Seminar summary: How to become a top financial and business broadcast journalist

By Aine Quinn

24 January 2017

What’s it like to be a top female financial and business broadcast journalist today, and how can you become a top financial journalist in national and international TV, radio and podcast broadcasting?

On Thursday January 19th, Becky Barrow, editor of Sunday Times Money and Women in Journalism Committee Member, chaired a discussion on the topic at the Financial Times in London. She was joined by Claer Barrett, editor of FT Money and the FT Money Show podcast presenter, Helia Ebrahimi, Channel 4 business correspondent, Georgie Frost, Share Radio presenter, and Anne-Marie Tomchak, editor of Mashable UK.

Starting out

Get a specialism, it doesn’t matter what it’s in. Just find your voice, love the subject and want to communicate.
Work on a big investigation – if you become an expert on the topic you might get asked to do TV or radio interviews.
Be willing to get up early in the morning and do shift work to get work experience.
Get yourself a mentor who knows the business.
Make connections with editors and people who can help you find a job.

Tips for moving from print to broadcast journalism

Moving from print to broadcasting can be a challenge.
Take notes or a pen with you when you are broadcasting if it makes you feel comfortable – even for live TV.
Make sure you don’t just read from a sheet of paper. Be interesting and engaging
Be aware that things go wrong in live TV, but viewers often don’t notice.
You might have to unlearn habits you’ve built up in the rest of your career.
Find your own voice. There is no substitute for authenticity in broadcasting.


The biggest challenge is to maintain your enthusiasm without getting caught up in the daily churn of news.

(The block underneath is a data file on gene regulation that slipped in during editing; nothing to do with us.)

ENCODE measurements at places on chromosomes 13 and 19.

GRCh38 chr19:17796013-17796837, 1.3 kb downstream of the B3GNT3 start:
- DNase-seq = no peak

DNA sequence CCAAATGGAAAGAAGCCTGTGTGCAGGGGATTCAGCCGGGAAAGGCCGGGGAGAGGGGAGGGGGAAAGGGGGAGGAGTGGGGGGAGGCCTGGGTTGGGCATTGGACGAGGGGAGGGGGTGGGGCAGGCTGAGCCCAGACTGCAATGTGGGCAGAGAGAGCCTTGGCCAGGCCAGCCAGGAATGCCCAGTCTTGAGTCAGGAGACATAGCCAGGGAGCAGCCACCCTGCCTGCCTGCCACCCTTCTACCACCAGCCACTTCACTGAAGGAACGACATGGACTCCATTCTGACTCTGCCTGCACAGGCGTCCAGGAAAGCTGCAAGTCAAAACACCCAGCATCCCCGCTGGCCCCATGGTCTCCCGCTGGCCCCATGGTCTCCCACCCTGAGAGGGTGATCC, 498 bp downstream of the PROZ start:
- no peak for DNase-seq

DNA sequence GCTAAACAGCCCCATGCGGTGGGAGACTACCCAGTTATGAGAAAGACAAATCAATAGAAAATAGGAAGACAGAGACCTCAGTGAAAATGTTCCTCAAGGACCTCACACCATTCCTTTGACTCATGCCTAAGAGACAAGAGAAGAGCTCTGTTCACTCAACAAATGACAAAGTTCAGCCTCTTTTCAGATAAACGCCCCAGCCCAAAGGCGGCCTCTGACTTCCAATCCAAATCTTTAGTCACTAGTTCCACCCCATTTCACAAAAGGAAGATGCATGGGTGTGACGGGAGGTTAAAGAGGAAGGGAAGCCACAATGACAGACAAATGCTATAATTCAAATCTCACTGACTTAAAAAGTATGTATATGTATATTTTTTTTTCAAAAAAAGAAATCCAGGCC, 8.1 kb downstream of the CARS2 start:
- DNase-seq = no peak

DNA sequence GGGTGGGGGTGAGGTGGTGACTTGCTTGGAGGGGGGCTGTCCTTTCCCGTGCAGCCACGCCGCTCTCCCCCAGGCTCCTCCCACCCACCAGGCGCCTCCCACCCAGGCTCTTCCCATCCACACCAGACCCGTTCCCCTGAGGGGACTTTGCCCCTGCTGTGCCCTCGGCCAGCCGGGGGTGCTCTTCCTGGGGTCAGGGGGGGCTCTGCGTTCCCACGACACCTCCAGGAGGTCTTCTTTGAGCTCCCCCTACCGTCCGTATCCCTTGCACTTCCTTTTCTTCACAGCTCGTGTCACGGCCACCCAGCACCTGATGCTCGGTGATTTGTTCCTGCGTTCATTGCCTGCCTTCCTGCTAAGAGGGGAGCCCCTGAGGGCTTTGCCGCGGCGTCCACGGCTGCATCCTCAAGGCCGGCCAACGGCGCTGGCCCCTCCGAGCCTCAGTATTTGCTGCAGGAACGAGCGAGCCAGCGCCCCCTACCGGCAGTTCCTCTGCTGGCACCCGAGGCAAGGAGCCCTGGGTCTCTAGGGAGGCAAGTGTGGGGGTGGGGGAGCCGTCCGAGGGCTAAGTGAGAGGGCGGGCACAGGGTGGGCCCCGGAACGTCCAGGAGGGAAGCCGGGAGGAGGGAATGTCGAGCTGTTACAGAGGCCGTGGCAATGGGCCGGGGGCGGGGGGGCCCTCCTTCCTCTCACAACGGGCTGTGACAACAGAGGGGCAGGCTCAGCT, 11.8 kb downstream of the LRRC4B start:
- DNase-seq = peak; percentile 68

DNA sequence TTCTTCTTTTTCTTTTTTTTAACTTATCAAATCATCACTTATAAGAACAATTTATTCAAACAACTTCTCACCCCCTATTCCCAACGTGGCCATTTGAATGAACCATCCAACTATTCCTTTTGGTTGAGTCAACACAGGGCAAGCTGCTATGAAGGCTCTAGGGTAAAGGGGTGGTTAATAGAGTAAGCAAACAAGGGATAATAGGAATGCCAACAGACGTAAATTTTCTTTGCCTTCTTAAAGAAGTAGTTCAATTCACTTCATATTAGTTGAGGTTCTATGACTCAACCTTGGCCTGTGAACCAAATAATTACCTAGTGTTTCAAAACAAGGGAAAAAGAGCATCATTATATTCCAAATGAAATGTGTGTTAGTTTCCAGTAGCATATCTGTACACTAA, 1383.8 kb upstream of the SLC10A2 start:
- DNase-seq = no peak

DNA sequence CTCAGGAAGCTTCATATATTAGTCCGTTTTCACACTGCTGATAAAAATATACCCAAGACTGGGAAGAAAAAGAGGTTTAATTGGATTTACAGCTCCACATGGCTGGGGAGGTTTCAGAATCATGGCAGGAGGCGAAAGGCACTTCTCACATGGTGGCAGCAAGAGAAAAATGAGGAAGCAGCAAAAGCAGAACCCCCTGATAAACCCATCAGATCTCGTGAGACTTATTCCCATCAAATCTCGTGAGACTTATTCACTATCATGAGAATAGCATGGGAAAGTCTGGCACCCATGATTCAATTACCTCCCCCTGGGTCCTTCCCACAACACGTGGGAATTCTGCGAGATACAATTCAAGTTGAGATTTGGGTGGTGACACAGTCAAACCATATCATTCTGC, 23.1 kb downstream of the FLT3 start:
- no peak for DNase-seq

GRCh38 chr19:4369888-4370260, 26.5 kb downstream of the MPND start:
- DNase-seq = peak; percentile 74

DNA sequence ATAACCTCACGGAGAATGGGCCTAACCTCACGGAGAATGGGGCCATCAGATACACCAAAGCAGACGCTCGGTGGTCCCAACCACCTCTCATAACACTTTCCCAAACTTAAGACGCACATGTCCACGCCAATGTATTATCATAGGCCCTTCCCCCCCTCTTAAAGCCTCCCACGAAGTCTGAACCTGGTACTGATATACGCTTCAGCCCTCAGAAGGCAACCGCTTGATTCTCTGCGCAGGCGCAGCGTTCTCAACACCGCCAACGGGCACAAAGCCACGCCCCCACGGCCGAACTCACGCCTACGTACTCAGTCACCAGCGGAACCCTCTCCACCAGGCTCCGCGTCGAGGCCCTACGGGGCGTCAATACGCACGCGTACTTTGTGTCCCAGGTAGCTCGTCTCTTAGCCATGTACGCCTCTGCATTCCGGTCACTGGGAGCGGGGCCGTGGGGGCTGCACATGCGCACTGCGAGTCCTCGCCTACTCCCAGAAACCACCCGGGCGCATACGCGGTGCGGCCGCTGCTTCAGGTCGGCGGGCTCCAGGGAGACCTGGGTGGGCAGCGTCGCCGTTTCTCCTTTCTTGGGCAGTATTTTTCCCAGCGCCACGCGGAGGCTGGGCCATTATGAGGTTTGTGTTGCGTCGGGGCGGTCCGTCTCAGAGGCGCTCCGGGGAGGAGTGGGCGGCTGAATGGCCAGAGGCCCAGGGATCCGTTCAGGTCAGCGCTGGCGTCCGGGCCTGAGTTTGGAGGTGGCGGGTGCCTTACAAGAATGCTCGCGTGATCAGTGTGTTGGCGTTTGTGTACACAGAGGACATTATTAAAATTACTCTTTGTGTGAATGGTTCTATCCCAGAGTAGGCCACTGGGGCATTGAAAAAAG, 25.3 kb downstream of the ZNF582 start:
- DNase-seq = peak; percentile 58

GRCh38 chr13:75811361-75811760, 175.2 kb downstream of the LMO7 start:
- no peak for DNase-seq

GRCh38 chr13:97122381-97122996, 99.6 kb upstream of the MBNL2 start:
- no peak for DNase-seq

As soon as you start getting comfortable and bored in your job, you should think about  leaving.
Everyone gets imposter syndrome, whatever gender you are and whatever sector you work in.
Many experts you interview have never been on air – your job is to get them to speak well in an unnatural environment.
What you perceive to be your weaknesses in your career could become strengths. It may not feel like it, but setbacks can also be an opportunity.


If you want to get into broadcasting, record yourself speaking and watch it back to see what it looks like.
Learn shorthand to help you write notes more quickly.
Look into courses by the BJTC, but you can also learn on the job.
Make the most of your social media profile to get work.


You get lots of advice on what to wear in broadcasting, but what you’re saying is the most important thing.
Authenticity is good for your soul as well as your career, but TV people often obsess about how things look.
TV producers often want you to have a brand and always look the same, so that you are recognisable to the audience.
There is a determination in TV to do things “cookie cutter”, but successful journalists will do things differently.

Do you have more tips and ideas on financial and business journalism? Tweet us at @WIJ with the hashtag #WIJfinance.